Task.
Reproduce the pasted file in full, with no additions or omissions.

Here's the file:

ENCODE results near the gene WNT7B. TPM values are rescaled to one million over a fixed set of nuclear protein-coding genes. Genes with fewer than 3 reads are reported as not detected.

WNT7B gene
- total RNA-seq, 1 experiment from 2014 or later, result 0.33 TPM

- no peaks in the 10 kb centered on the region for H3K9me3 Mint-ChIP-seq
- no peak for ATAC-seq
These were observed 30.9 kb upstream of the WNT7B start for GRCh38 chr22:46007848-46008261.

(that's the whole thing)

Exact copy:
ENCODE results near the gene WNT7B. TPM values are rescaled to one million over a fixed set of nuclear protein-coding genes. Genes with fewer than 3 reads are reported as not detected.

WNT7B gene
- total RNA-seq, 1 experiment from 2014 or later, result 0.33 TPM

- no peaks in the 10 kb centered on the region for H3K9me3 Mint-ChIP-seq
- no peak for ATAC-seq
These were observed 30.9 kb upstream of the WNT7B start for GRCh38 chr22:46007848-46008261.